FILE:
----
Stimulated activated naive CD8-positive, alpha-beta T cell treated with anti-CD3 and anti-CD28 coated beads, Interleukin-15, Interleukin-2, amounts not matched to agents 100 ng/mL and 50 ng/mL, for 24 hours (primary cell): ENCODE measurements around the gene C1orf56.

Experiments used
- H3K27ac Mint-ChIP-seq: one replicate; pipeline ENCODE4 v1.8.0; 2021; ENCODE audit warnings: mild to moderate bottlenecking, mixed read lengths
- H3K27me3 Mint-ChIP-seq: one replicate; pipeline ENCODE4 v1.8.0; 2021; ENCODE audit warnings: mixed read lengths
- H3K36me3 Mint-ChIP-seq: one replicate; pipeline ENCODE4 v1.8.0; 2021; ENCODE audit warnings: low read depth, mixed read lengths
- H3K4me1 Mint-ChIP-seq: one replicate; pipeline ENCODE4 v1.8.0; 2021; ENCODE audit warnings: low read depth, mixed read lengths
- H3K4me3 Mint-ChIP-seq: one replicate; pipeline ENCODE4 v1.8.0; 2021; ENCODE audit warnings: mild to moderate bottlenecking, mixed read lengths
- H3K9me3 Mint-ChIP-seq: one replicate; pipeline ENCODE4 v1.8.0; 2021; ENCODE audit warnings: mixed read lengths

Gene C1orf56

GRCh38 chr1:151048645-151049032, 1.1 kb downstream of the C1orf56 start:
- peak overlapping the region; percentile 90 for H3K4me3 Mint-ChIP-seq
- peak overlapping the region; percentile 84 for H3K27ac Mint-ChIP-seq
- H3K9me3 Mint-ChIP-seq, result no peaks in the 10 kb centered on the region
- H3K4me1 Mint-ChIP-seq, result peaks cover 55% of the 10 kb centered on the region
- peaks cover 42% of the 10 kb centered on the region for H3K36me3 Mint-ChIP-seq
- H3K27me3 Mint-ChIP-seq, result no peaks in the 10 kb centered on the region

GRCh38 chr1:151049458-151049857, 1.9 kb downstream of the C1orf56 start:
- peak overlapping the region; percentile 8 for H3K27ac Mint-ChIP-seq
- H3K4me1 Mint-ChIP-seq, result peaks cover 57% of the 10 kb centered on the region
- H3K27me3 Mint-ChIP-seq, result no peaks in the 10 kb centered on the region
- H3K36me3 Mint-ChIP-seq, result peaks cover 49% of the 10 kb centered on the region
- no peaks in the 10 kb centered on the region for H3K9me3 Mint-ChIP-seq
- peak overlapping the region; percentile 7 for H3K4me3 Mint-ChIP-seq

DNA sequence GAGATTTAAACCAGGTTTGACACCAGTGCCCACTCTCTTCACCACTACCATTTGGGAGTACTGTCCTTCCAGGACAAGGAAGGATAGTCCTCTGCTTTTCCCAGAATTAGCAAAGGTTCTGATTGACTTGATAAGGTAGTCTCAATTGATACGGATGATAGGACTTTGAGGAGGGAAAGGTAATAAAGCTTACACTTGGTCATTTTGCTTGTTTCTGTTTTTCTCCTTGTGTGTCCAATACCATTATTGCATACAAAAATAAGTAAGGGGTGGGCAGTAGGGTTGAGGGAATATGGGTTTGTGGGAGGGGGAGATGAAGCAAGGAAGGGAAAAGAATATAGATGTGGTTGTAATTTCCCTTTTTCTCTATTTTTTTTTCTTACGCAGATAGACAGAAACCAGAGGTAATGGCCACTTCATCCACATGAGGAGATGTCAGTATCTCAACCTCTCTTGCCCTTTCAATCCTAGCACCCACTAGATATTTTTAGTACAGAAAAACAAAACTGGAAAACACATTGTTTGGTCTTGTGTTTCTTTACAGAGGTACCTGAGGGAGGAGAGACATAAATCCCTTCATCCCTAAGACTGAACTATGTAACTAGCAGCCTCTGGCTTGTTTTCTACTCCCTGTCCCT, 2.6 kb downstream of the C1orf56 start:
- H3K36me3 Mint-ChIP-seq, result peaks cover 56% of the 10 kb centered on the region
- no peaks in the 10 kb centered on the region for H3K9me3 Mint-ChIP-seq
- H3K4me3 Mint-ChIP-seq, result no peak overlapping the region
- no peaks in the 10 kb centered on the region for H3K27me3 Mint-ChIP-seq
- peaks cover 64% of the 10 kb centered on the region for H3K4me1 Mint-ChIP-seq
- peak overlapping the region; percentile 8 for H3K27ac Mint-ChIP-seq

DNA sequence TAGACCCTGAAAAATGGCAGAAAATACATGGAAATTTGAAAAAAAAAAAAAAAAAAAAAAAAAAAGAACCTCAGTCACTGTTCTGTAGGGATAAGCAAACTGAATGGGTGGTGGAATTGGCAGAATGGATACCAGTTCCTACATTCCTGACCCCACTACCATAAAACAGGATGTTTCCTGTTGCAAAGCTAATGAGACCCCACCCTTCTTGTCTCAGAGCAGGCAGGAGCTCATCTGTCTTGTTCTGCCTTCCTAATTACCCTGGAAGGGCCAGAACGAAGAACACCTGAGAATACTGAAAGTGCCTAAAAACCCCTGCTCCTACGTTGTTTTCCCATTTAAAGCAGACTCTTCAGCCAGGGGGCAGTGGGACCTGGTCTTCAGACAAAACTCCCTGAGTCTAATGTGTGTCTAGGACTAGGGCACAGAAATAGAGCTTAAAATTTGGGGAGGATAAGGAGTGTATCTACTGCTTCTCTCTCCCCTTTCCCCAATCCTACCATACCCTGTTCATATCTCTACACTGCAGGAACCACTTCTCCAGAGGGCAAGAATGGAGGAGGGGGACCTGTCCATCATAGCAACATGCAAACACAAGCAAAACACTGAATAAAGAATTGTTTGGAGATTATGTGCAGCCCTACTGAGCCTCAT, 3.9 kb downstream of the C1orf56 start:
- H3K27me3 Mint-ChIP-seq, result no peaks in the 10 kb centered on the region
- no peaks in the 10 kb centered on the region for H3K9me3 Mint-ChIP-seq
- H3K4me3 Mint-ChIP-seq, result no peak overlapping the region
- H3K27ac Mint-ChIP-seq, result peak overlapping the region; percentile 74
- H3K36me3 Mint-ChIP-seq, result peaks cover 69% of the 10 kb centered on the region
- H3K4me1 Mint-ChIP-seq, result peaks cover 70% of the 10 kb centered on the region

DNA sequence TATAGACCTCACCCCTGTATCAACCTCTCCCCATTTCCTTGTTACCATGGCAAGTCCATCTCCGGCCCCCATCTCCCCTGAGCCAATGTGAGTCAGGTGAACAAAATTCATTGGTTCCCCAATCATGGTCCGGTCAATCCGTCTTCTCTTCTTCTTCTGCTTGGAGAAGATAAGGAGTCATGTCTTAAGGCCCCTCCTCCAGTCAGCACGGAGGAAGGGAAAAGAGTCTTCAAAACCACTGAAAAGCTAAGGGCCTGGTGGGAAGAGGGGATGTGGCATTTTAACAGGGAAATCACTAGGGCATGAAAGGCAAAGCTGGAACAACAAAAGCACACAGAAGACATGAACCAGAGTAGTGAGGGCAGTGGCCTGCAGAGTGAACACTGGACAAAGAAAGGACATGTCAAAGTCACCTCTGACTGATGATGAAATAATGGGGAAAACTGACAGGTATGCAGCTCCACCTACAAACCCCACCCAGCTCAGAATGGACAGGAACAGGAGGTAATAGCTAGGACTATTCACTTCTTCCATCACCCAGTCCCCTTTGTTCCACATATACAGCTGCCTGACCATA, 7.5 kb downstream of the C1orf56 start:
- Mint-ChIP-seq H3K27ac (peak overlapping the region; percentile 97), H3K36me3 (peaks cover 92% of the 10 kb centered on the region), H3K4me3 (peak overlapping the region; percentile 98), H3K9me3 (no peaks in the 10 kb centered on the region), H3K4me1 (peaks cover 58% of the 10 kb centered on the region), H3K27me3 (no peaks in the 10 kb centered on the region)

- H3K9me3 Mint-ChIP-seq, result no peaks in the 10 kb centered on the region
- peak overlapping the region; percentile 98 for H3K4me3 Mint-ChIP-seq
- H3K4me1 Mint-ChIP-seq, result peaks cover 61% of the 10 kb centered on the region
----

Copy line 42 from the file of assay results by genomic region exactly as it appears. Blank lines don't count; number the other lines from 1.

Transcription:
- H3K4me1 Mint-ChIP-seq, result peaks cover 61% of the 10 kb centered on the region